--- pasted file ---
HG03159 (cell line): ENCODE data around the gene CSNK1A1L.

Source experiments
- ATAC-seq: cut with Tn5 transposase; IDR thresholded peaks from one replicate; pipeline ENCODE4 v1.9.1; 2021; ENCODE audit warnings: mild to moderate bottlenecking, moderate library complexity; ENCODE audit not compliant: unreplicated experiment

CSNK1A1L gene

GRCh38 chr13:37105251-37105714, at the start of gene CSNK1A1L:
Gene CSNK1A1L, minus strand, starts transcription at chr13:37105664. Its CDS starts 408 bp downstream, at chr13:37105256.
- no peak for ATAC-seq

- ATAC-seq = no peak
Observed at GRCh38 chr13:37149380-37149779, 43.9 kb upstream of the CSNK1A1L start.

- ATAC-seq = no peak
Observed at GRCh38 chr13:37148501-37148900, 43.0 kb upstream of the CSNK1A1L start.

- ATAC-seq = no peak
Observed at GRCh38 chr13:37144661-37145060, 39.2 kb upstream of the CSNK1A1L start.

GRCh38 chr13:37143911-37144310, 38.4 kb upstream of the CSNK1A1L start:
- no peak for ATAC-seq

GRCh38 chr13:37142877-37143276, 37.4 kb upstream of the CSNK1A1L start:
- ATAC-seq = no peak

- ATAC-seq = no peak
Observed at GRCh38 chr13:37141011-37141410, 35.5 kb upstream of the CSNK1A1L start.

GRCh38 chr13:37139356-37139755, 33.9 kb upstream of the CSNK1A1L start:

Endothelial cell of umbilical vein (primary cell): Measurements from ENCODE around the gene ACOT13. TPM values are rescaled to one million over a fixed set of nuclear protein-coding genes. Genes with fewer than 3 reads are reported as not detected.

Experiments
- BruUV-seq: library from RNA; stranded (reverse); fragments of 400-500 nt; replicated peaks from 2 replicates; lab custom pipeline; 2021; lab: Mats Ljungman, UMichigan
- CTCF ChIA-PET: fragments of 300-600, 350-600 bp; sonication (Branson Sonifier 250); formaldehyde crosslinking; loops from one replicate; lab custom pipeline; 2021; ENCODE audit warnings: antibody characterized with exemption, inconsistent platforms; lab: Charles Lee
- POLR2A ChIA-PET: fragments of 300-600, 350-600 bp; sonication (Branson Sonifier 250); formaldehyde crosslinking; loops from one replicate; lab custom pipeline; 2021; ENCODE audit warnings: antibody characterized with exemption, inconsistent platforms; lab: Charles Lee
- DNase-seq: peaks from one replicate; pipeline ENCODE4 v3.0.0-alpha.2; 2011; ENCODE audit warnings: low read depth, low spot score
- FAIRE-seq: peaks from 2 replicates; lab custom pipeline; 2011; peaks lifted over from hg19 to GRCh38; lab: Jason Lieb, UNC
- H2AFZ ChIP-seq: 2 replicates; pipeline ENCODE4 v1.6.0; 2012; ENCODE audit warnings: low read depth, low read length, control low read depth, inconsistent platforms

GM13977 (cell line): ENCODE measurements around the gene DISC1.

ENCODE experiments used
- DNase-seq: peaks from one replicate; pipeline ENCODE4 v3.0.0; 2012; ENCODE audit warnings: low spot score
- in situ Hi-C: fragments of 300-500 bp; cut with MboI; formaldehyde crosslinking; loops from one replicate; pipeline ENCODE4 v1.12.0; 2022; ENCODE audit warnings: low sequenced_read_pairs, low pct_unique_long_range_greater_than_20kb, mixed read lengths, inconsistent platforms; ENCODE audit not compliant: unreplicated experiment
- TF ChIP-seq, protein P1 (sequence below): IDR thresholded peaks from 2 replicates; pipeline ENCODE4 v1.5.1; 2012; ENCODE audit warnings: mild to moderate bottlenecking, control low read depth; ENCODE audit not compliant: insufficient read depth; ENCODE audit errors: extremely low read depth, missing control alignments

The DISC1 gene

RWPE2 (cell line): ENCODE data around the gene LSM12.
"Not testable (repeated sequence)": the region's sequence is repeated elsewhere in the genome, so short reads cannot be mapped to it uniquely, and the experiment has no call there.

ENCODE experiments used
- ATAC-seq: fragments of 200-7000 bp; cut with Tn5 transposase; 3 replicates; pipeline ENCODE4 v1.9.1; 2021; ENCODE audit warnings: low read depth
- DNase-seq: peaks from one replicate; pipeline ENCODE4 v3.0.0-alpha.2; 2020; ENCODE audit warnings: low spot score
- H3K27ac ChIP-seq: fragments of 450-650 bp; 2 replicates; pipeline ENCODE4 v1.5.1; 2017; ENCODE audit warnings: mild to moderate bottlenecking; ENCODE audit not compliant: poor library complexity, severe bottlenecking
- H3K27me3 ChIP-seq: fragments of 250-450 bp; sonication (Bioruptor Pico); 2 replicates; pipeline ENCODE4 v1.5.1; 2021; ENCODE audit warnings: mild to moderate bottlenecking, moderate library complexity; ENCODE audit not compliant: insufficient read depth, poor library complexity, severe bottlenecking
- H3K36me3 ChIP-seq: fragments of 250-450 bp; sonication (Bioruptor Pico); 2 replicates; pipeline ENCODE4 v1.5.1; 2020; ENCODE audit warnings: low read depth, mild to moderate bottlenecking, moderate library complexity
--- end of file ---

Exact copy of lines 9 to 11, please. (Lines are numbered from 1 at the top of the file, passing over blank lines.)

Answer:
Observed at GRCh38 chr13:37149380-37149779, 43.9 kb upstream of the CSNK1A1L start.

- ATAC-seq = no peak
Observed at GRCh38 chr13:37148501-37148900, 43.0 kb upstream of the CSNK1A1L start.